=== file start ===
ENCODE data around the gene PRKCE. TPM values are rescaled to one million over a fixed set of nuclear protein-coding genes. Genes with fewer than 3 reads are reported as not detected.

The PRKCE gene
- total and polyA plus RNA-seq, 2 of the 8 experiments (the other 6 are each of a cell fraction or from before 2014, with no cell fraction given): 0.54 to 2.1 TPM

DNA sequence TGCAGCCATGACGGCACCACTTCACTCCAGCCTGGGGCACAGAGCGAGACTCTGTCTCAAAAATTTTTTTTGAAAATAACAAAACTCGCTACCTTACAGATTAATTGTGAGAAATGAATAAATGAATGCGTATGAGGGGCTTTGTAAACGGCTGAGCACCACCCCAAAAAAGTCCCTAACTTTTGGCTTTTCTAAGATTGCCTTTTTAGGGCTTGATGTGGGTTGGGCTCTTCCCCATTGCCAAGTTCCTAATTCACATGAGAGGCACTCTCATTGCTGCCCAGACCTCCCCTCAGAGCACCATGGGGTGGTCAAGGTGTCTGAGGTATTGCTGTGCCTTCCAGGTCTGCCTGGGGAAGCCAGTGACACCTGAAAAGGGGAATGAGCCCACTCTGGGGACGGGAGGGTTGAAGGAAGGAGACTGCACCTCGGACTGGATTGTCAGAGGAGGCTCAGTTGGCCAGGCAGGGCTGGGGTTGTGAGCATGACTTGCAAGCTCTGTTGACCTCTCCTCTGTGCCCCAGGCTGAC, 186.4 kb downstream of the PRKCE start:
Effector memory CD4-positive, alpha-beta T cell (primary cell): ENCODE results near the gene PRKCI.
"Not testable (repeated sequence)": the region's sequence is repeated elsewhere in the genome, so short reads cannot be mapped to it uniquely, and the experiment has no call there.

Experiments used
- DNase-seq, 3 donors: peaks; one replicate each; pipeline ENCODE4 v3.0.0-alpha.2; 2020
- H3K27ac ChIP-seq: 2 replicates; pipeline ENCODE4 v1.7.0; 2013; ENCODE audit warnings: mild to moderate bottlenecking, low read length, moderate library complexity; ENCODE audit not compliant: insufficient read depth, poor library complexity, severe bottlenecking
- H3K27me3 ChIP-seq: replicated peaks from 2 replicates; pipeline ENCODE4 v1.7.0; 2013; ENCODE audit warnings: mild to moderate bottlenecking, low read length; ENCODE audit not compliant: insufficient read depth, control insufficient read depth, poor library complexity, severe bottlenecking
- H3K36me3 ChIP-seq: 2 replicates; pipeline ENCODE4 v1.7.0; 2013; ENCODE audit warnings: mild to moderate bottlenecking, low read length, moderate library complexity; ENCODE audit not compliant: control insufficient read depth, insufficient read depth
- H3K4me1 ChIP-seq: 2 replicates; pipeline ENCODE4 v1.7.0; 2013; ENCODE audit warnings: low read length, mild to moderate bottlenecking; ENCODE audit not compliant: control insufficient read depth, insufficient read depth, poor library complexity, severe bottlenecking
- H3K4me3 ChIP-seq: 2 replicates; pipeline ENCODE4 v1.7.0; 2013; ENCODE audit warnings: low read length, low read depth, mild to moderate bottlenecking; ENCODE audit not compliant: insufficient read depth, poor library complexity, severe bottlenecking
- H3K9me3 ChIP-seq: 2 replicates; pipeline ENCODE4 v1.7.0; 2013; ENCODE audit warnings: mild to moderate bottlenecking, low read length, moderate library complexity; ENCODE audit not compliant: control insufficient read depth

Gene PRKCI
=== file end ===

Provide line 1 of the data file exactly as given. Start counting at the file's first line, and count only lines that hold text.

ENCODE data around the gene PRKCE. TPM values are rescaled to one million over a fixed set of nuclear protein-coding genes. Genes with fewer than 3 reads are reported as not detected.